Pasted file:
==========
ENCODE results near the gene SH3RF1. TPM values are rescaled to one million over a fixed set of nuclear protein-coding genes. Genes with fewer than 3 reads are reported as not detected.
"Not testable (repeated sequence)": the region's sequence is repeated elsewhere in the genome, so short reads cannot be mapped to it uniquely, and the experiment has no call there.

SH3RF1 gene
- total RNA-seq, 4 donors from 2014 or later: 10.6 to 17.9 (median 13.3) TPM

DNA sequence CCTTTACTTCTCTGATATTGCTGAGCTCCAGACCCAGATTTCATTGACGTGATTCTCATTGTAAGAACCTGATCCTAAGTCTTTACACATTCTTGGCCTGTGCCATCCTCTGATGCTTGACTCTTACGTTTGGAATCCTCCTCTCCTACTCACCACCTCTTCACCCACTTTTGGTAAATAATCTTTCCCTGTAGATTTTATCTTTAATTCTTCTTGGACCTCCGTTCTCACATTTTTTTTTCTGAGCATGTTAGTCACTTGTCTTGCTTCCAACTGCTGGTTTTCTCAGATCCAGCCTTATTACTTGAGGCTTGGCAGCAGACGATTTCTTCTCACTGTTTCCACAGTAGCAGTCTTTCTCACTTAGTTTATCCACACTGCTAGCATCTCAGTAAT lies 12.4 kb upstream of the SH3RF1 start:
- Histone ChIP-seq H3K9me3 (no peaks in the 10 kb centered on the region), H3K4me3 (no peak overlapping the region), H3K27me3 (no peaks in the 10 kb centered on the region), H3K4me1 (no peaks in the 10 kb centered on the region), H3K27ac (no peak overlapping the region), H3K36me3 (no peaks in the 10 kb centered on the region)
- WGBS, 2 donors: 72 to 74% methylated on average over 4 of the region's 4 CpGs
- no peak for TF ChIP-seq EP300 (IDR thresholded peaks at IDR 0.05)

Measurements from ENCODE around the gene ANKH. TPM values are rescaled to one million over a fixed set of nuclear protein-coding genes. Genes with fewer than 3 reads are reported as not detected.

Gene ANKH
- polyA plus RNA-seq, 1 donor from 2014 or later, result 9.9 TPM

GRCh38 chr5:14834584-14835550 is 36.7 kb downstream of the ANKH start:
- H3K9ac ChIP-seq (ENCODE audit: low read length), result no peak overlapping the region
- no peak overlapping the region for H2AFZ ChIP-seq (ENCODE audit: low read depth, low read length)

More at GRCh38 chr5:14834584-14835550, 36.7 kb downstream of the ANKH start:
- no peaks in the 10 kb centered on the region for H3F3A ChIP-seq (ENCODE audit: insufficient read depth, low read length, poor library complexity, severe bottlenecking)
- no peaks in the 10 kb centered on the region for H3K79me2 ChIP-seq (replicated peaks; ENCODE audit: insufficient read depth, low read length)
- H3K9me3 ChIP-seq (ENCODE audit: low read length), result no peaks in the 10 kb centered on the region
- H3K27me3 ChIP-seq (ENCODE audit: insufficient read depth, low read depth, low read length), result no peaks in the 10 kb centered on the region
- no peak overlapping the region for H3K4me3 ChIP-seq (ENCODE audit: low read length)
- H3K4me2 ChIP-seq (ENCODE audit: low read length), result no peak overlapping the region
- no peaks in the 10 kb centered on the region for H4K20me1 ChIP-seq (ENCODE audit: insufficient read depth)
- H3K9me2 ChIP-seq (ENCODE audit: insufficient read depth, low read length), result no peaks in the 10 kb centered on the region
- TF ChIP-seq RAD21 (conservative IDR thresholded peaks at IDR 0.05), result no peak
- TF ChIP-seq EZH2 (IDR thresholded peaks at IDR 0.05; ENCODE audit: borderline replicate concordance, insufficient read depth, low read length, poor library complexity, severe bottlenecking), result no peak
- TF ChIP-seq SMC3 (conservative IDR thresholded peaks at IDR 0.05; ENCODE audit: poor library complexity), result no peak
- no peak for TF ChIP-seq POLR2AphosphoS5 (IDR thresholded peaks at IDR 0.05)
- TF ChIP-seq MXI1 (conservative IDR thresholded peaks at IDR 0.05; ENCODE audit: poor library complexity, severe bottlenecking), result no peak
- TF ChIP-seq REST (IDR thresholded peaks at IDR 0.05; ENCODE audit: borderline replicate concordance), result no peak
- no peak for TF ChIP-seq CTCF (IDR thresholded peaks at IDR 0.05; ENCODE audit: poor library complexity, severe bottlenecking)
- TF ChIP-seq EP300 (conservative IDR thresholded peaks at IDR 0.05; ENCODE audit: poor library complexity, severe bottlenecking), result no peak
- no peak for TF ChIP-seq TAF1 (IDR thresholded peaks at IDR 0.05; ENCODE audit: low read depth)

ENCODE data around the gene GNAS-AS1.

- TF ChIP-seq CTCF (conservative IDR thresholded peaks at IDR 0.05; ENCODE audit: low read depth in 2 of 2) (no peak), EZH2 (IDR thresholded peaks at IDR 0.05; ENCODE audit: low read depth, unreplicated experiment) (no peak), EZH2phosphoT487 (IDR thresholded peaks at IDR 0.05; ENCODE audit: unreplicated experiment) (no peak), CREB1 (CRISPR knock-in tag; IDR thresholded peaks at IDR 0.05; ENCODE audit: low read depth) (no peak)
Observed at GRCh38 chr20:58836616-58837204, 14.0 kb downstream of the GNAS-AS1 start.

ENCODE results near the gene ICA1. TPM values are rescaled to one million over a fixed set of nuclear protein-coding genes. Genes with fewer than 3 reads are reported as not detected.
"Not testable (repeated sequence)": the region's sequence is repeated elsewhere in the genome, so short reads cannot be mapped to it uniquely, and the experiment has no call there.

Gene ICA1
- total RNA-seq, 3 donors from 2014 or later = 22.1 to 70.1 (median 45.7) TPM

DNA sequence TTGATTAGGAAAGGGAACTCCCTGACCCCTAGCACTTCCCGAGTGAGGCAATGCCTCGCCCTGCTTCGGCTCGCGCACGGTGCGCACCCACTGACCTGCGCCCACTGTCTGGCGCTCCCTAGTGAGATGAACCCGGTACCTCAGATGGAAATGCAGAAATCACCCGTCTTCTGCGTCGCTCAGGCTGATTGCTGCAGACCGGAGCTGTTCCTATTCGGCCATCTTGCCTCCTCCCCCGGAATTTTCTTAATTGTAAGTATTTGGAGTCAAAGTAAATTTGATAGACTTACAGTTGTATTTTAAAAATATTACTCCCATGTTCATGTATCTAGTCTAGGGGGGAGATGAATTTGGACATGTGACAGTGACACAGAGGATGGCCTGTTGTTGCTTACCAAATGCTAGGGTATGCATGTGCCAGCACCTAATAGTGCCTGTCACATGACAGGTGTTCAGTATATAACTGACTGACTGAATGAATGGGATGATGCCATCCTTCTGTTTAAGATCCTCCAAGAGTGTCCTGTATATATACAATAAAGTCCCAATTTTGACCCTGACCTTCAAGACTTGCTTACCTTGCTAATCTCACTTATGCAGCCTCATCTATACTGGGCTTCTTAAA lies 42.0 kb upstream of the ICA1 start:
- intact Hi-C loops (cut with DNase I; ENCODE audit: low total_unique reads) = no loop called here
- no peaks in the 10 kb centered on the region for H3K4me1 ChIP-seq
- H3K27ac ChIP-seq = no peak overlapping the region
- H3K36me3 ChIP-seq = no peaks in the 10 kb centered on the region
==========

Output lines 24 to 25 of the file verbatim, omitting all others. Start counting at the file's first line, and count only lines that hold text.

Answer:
- TF ChIP-seq RAD21 (conservative IDR thresholded peaks at IDR 0.05), result no peak
- TF ChIP-seq EZH2 (IDR thresholded peaks at IDR 0.05; ENCODE audit: borderline replicate concordance, insufficient read depth, low read length, poor library complexity, severe bottlenecking), result no peak